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Climate change real, let’s find solutions

climate change real, let’s find solutions

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This state and country need to get serious about tackling climate change. It is one of the biggest threats facing the planet in the 21st century. Reducing carbon emissions through the use of renewable energy is a no brainer in my thoughts. Developing wind, solar, and hydro technology not only benefits the environment, but it adds new jobs as well. It can spur economic growth in towns that could desperately use the help. We can see the results of global warming happening currently! The wildfires that are currently raging in Northern California and Southern Oregon are examples of climate change in effect. The wildfires in that area are starting earlier and getting worse each year. People’s houses and livelihoods are being ruined. Climate change is the cause of it. If we as a state don’t do anything to tackle climate change; catastrophic weather events are only going to get worse.

That is why I am disappointed in Governor Phil Scott’s decision to veto the climate change bill that was recently passed by the legislature. If I was a State Representative, I would vote to override the veto of that bill. Vermonters should have the ability to hold the …

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The Art of the Climate Change War | The Regulatory Review

the art of the climate change war | the regulatory review

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Twitter Facebook LinkedIn Email Print Font Size:The world needs a new strategy to fight climate change aggressively and effectively.Font Size:Humanity is its own enemy in the war against the warming of our planet. To our peril, policymakers have ignored a deep insight attributed to Sun Tzu, from the fifth century B.C. Chinese military treatise, The Art of War: “Strategy without tactics is the slowest route to victory. Tactics without strategy is the noise before defeat.”Environmental advocates, major international environmental agreements, and domestic policy programs have traditionally focused on a myopic one-prong tactic to fighting climate change. That prong is mitigation, the curbing of emissions. A better, well-crafted strategy to address the risks posed by climate change, however, would engage three prongs: continuing mitigation, while adding adaptation and amelioration to the armamentarium.Were Sun Tzu writing on climate change today, he might describe the mitigation-only approach by invoking the metaphor of fighting a modern war relying solely on ground forces, while ignoring what air and naval forces could contribute. Consistent with his approach to war, he would likely support investments in adaptation and resilience to offset some of the damages associated with warmer temperatures. He would …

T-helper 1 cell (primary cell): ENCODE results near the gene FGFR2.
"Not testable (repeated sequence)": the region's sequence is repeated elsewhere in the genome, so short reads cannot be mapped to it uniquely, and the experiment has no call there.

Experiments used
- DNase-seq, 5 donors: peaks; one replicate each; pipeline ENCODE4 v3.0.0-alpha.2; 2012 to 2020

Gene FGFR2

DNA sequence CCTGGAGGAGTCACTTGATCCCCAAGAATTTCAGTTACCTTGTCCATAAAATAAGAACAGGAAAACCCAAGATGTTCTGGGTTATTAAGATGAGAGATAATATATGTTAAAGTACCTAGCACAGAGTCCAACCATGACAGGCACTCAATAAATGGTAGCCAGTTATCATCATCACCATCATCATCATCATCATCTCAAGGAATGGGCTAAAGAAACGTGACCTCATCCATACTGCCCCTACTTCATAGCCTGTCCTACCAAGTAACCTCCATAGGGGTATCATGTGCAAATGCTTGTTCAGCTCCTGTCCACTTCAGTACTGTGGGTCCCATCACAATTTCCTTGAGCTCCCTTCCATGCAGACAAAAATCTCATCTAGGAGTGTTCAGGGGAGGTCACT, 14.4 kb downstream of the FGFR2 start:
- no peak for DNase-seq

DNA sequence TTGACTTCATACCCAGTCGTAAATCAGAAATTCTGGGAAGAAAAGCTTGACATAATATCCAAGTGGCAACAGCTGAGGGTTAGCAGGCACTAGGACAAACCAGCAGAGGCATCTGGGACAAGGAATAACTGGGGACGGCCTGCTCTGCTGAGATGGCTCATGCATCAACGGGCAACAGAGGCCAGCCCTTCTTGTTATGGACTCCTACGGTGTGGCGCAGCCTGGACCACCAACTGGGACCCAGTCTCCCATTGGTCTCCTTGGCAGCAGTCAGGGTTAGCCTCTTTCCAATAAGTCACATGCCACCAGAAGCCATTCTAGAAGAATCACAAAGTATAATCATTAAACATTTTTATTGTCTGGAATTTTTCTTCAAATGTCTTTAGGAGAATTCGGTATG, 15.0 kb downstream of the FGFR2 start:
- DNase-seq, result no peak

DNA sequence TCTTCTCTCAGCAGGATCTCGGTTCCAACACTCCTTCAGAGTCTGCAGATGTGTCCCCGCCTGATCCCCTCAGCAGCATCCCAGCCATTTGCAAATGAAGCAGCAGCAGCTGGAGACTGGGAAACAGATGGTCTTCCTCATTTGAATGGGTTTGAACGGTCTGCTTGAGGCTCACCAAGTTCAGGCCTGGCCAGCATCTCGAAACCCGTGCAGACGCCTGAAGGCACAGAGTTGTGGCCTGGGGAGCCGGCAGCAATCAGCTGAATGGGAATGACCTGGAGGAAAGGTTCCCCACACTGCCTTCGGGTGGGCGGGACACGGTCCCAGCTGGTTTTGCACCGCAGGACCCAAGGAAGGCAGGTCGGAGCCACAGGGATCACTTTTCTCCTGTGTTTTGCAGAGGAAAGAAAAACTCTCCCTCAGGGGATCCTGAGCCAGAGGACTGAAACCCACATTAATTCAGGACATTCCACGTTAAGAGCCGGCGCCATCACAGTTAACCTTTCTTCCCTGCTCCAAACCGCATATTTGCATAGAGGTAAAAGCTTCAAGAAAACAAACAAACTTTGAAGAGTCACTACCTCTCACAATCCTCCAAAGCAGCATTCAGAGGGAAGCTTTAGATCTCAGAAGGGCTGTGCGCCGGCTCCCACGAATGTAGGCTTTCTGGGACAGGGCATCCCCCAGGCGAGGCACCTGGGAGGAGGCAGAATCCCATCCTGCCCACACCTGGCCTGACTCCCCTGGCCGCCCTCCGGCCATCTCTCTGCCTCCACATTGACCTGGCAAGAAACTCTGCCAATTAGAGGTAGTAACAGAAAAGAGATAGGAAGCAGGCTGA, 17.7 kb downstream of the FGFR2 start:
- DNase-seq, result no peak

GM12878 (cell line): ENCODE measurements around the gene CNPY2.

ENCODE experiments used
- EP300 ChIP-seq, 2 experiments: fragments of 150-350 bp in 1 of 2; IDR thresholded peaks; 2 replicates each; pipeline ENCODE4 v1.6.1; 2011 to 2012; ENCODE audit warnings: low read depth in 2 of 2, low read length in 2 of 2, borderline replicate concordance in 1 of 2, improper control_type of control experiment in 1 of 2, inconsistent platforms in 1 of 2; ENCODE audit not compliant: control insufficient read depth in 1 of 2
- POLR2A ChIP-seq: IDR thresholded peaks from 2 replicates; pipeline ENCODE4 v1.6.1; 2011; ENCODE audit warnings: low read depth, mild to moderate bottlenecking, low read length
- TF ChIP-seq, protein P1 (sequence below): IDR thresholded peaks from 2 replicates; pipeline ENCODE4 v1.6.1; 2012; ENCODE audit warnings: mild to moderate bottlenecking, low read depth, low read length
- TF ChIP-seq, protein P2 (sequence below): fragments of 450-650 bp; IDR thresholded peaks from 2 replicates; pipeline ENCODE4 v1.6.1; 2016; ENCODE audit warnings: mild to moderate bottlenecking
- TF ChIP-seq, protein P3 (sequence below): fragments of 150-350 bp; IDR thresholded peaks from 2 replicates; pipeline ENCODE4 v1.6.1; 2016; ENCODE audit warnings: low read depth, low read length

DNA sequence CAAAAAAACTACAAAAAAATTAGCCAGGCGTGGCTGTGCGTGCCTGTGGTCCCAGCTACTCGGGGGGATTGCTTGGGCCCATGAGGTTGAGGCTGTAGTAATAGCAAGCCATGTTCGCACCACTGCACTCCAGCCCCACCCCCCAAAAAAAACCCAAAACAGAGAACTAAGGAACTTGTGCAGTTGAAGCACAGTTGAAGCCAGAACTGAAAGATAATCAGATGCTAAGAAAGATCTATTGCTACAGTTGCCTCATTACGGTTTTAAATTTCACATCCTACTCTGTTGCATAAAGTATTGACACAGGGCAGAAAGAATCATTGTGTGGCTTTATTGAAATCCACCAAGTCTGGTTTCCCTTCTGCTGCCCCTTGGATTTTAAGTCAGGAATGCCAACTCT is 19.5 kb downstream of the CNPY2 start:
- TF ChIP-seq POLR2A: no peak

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Climate change threatens breeding birds: Birds risk starvation if they start breeding early due to climate change

climate change threatens breeding birds: birds risk starvation if they start breeding early due to climate change

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The researchers, who examined decades of data on weather, food availability and breeding in Tree Swallows, say that the timing of when to breed and when food is available is becoming decoupled for some animals — highlighting the complexity behind how organisms respond to climate change. “Simply moving dates earlier to track climate change isn’t necessarily risk free. Riskier conditions earlier in the year can expose animals to unintended consequences when responding to bouts of unusually warm spring weather,” says Ryan Shipley, postdoctoral fellow at the Max Planck Institute of Animal Behavior and first author on the paper.
In recent years, studies have raised concerns about whether or not species can adapt, or “keep pace” with climate change. Particular emphasis has been placed on phenology — the timing of life cycle events such as breeding and migration — and the importance of adjusting this to track rising temperatures and earlier arrivals of spring. But the authors say that breeding earlier may place animals at greater risk of exposure to inclement weather events that tend to occur more frequently earlier in the year. They found that Tree Swallows had been advancing breeding by three days every decade for the last 30 years, …

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This Bay Area Spice Company Is Fighting Climate Change and Colonialism | KQED

this bay area spice company is fighting climate change and colonialism | kqed

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He’s also using his platform on social media to encourage people to talk about their own food stories and think through food and waste — he’s planning to continue hosting Instagram lives to talk about recipes, and topics like kitchen composting.As a self-described queer desi, Sanathra talks about tasty food and the importance of supporting regenerative farming with equal enthusasm. He sees his work as an act against colonialism. “Having everything at your fingertips is a very colonial thought-process,” Sanathra said, “is there a way to encourage people to purchase locally, support local economies? And also support international regenerative farming?” he asks.
Each package comes with a jar of spices as well as recipes to try.
At the moment, he’s working with an organization that works with farmers in Southern India on the border of Kerala and Tamil Nadu. In addition to the recipes, Sanathra intends on bringing stories of the local farmers as well. The region of southern India he is currently sourcing some of the spices from has been impacted by climate change and sees less rainwater. “Cardamon is intensive on resources — a lot of cardamom farmers are using groundwater,” he said as we went on …

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Flowers are changing their colors to adapt to climate change

flowers are changing their colors to adapt to climate change

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Alpine cinquefoil flowers picked in 1977 (left) and 1999 (right) have noticeably different ultraviolet pigment patterns.